and sense of urgency this type of exercise results in is an essential
ingredient of Torah study. Without it - there just never seems to be
enough time. In the words of our Sages (Avos 4:8): Don't say, "When
I have some free time I'll study - perhaps you won't have any free
The second idea he should focus on is that the chapter of Mishnayos
or the page of Gemara or Chumash he is studying at the moment is
the only goal he has to achieve. When a person focuses strictly on
the task at hand - this perek of Mishnayos or that daf of Gemara - he
will fully apply his efforts and toil in order to complete the job to the
best of his ability, without having to worry about completing the entire
tractate (or the complete Shas etc.). While it's important for a person
to have long-term goals and plans, all the more so with regard to
one's learning, it is important not to become overwhelmed by the "big
picture." Just imagine as if, for this moment, all I have to learn is this
one small section. It's as if to say, "While I study this blatt Gemara,
my goals are 'dead.' All I can do now is understand what's in front of
me to the best of my ability."
Finally, he should consider himself to be the one and only Jew in the
world who is studying Torah, and that it's in his merit that the world
continues to be sustained. This sense of responsibility and obligation,
that, "the world rests upon my shoulders," gives one a true feeling for
the tremendous impact and effect his Torah study has, not only on
himself and his soul, but on his family, his community, and even
upon the world. They used to say in the Yeshivos: A bachur (young
scholar) learning energetically in Poland can awaken an entire
community of Jews in Paris to teshuva (repentance). And a bachur
whittling away his time takes responsibility for all the good he might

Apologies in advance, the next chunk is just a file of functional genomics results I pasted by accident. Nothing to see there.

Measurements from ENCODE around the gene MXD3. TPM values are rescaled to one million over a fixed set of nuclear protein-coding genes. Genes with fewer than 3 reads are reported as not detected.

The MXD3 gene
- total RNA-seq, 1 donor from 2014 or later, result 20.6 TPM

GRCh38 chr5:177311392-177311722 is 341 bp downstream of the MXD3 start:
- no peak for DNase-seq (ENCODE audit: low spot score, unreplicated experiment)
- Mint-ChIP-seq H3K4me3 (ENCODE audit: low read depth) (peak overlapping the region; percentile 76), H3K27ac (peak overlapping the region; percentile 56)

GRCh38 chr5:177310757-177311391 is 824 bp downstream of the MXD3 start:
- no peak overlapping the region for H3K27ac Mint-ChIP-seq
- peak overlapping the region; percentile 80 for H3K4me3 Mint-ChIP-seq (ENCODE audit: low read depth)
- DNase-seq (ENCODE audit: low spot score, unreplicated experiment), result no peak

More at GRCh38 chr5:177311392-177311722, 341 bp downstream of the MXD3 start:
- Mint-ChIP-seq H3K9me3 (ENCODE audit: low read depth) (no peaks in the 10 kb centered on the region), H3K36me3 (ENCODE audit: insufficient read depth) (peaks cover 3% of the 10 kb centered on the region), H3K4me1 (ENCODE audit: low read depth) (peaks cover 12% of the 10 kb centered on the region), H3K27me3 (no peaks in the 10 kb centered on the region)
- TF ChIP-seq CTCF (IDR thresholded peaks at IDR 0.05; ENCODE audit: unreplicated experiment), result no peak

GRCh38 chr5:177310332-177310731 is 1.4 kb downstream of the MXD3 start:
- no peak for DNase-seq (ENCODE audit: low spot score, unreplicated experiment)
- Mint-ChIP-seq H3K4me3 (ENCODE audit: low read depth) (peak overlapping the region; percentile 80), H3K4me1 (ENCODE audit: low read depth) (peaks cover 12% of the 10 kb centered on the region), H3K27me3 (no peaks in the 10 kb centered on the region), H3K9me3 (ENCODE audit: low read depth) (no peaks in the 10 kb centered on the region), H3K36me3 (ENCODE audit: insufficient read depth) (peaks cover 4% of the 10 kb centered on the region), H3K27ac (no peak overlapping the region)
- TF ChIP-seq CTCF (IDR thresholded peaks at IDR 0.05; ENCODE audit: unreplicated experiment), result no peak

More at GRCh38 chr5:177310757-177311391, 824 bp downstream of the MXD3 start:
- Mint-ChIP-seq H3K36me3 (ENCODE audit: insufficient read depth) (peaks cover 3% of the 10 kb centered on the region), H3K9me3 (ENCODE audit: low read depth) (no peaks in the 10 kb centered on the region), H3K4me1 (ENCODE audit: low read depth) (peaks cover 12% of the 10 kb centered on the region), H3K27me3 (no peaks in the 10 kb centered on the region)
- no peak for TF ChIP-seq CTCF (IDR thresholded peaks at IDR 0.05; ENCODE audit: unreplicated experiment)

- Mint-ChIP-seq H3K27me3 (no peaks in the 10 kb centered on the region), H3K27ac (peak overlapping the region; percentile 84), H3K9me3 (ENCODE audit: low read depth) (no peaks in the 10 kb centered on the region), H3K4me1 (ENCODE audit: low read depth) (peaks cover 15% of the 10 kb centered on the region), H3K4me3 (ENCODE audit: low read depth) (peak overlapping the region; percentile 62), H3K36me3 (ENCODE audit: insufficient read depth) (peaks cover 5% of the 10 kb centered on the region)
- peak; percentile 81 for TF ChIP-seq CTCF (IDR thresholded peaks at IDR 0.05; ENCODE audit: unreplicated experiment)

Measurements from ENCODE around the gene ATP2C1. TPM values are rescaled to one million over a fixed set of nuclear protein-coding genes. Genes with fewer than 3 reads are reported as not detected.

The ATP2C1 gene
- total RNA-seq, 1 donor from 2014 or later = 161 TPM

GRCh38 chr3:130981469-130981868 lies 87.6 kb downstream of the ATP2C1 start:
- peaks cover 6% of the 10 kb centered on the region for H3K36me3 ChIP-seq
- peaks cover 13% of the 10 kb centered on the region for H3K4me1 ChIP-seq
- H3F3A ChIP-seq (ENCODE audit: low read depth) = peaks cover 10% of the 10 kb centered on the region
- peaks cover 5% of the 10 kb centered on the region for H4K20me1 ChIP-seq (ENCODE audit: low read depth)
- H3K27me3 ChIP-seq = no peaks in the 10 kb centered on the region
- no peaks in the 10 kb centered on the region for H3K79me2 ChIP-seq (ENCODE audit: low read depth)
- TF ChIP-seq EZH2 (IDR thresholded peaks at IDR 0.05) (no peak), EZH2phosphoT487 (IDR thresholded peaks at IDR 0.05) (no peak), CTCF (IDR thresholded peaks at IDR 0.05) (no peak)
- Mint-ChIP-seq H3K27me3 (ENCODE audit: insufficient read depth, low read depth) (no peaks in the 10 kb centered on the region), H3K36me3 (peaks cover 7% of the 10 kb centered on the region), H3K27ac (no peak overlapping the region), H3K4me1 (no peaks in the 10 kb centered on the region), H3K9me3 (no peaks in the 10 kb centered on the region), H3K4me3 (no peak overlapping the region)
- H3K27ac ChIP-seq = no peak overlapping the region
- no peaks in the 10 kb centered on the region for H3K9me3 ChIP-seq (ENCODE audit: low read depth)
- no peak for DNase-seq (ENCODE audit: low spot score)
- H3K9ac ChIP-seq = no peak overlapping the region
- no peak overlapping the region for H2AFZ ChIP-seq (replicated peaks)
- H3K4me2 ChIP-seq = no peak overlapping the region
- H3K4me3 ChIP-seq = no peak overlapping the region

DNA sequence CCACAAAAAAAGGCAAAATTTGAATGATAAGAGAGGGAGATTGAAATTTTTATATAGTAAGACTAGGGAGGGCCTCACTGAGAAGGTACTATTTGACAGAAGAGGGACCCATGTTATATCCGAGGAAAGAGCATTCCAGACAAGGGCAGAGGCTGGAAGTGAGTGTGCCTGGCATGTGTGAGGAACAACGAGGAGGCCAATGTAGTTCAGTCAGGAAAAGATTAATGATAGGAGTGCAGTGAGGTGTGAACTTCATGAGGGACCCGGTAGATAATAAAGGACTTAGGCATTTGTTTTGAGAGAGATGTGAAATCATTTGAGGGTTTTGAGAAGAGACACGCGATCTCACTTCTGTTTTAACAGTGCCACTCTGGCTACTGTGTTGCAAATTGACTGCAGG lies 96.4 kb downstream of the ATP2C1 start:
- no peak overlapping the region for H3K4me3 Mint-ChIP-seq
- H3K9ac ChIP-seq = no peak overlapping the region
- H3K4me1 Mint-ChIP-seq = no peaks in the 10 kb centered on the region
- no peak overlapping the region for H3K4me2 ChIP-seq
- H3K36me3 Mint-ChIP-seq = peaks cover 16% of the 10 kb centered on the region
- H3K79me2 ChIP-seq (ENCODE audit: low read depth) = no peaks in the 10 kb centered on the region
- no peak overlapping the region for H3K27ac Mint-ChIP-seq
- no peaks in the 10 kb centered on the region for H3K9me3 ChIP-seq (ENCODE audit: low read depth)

have brought to the world had he been more diligent. There's an
expression in Yiddish - "der velt iz geshtorben - as if the whole world
were dead;" you're the only one left - it's all riding on you!
It's somewhat ironic that these three aspects of "death" should be the
key to Torah study, which is called "Toras Chaim - the Torah of Life."
Upon reflection, however, you'll see that it's not the focus on death
we're after; it's the "life" that arises from keeping our minds focused
and our lives rooted in the Torah.
I once heard a ba'al darshan exclaim: "You sometimes hear people
saying, 'I've got some time to kill.' It makes you wonder. After all,
what is life but time - a precious collection of many little moments
woven together into what we hope might ultimately become a fabric
of some substance and design. They're not "killing time," they're
killing themselves! May the Almighty give us the wisdom and the
insight to make the most of our 120 years, give or take, that we've
been granted to live a life of Torah and mitzvos!
Have a good Shabbos.
This week's publication is sponsored by Mr. Henry
Fenig, in memory of his father, R' Elazer ben R' Moshe alav
Text Copyright © 2002 Rabbi Eliyahu Hoffmann and Project Genesis, Inc.